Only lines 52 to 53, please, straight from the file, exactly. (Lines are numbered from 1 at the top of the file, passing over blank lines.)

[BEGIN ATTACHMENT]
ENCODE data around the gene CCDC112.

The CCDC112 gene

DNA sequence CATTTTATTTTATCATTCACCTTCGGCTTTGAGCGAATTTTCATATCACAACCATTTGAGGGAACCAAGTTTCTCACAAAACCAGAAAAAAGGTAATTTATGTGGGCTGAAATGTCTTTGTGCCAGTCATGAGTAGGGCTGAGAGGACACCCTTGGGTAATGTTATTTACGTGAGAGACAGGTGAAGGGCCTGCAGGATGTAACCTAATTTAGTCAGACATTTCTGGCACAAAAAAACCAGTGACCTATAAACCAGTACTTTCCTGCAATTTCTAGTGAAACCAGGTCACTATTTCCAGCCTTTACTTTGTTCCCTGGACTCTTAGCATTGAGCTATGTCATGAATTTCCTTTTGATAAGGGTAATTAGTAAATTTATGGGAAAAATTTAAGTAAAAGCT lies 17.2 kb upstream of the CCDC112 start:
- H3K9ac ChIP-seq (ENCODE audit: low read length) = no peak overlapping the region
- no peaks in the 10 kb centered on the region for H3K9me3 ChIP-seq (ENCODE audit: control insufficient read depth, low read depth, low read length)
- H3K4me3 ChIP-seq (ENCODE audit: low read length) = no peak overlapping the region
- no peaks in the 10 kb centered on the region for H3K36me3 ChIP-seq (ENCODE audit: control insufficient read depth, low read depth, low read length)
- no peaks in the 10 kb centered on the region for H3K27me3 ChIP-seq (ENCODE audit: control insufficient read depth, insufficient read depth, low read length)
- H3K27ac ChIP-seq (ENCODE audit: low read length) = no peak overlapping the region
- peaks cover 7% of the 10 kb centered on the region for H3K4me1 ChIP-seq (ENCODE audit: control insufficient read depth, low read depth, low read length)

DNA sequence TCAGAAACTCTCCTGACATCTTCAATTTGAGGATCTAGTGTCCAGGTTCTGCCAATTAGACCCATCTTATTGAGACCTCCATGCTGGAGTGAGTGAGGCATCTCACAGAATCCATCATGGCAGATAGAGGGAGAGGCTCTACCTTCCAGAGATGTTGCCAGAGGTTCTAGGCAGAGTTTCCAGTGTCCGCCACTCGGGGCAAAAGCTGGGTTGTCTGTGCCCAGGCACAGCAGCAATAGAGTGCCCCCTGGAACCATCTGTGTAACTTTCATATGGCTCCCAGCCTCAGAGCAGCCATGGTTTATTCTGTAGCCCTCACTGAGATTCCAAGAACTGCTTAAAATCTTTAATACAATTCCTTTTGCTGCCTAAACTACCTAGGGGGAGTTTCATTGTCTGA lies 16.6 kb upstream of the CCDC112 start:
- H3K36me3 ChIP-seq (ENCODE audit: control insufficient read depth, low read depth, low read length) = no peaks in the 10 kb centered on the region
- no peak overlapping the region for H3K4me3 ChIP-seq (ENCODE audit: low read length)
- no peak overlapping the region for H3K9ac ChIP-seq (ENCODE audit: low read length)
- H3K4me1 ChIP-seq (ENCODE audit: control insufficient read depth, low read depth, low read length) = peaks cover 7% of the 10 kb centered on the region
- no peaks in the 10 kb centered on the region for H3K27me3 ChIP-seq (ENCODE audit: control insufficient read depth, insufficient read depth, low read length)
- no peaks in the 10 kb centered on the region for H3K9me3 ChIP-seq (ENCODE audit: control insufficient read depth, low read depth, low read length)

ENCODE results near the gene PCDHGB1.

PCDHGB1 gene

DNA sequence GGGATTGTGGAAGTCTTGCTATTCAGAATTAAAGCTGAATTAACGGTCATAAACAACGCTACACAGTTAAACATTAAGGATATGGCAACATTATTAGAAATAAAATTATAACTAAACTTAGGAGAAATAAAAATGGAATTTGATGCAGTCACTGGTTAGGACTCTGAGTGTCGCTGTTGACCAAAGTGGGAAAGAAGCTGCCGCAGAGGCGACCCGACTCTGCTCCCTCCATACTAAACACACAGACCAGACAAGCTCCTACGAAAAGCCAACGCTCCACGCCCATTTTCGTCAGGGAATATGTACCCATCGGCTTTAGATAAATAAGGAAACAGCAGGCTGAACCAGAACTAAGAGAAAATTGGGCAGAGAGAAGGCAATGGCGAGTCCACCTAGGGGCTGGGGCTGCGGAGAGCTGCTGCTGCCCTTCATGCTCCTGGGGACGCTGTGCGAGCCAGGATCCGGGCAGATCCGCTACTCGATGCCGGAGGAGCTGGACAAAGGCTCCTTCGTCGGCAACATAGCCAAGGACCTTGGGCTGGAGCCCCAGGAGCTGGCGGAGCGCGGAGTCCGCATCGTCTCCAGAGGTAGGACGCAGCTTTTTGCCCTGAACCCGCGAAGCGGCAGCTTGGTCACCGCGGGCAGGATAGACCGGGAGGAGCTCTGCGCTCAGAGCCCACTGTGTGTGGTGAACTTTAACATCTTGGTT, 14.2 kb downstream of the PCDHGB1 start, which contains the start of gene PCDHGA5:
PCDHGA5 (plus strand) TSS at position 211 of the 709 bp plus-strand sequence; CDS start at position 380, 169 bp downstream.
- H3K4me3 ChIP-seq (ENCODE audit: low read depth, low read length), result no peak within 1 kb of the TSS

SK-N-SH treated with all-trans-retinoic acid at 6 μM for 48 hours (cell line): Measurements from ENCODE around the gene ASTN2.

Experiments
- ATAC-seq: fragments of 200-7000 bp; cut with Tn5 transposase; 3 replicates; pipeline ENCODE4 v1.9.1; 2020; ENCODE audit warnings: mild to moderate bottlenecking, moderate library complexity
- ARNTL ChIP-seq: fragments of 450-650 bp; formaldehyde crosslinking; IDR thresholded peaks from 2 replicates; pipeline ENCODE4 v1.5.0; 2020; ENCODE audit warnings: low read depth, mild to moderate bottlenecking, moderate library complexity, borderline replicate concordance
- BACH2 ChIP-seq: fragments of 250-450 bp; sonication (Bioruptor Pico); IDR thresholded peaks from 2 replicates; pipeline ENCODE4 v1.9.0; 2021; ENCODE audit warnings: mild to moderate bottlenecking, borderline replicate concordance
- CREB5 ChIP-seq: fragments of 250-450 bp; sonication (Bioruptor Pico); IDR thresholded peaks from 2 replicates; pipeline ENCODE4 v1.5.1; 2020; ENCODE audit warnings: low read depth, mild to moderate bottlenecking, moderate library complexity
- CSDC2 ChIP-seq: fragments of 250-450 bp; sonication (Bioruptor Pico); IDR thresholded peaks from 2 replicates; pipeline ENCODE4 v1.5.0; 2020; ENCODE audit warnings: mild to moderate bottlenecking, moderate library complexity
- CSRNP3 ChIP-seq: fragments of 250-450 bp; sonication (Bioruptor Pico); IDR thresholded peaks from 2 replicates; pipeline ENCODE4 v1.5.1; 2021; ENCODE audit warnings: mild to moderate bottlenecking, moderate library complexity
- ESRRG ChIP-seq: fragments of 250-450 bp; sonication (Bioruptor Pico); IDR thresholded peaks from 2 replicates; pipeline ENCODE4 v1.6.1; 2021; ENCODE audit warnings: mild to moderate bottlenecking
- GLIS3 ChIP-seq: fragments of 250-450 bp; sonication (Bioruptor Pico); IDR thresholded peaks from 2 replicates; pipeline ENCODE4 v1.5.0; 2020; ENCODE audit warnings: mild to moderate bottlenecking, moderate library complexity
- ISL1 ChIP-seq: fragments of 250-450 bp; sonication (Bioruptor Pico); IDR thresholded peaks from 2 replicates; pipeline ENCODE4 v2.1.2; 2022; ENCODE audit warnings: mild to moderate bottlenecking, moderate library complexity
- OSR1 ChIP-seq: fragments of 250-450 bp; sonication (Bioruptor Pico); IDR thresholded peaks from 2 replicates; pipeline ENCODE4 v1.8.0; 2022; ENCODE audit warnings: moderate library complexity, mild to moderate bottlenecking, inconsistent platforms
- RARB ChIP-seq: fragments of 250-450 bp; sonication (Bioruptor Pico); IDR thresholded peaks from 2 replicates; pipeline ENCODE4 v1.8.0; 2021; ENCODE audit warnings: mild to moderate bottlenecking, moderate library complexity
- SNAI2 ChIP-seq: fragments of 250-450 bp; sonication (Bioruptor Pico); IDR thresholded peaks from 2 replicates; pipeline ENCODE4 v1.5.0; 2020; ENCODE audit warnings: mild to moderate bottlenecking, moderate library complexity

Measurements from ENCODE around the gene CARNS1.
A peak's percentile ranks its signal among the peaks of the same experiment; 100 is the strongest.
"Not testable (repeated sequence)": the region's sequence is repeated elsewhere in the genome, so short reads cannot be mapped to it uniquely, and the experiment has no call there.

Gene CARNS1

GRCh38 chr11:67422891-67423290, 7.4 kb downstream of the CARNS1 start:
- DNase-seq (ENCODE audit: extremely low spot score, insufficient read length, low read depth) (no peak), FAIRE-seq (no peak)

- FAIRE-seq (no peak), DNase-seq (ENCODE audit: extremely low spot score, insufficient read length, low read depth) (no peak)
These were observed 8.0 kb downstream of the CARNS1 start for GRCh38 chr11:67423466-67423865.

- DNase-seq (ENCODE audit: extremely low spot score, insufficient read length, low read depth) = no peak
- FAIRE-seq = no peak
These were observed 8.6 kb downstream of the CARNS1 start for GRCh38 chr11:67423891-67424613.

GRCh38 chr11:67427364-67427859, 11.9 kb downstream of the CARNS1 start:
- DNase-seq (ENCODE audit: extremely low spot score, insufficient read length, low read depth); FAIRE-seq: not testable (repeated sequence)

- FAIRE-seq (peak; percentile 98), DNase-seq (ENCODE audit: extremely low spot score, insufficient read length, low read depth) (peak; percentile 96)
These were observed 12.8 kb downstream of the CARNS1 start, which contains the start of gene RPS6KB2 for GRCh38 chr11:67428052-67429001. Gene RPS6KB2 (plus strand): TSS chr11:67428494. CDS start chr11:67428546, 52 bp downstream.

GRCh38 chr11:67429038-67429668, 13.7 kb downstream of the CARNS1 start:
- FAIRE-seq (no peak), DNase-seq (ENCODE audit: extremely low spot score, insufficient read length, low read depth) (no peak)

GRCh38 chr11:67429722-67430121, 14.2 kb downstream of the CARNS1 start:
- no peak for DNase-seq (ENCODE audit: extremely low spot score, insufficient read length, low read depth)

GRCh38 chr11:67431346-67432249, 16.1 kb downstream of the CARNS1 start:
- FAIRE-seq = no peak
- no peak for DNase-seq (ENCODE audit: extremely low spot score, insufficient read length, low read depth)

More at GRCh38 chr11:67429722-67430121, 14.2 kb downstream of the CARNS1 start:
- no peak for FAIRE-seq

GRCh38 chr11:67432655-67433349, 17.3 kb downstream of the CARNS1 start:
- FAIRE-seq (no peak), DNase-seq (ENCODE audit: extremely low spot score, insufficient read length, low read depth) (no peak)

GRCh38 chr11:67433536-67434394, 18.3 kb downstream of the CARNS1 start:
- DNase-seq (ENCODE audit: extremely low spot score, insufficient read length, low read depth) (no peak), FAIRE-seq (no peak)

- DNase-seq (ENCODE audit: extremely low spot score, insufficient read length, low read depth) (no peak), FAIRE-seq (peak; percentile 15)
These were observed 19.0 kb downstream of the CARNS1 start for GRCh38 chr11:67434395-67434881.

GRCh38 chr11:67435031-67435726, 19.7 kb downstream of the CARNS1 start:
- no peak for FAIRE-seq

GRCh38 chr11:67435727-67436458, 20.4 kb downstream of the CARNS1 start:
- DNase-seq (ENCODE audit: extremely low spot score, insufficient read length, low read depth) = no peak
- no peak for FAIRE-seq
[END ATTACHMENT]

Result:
GRCh38 chr11:67429038-67429668, 13.7 kb downstream of the CARNS1 start:
- FAIRE-seq (no peak), DNase-seq (ENCODE audit: extremely low spot score, insufficient read length, low read depth) (no peak)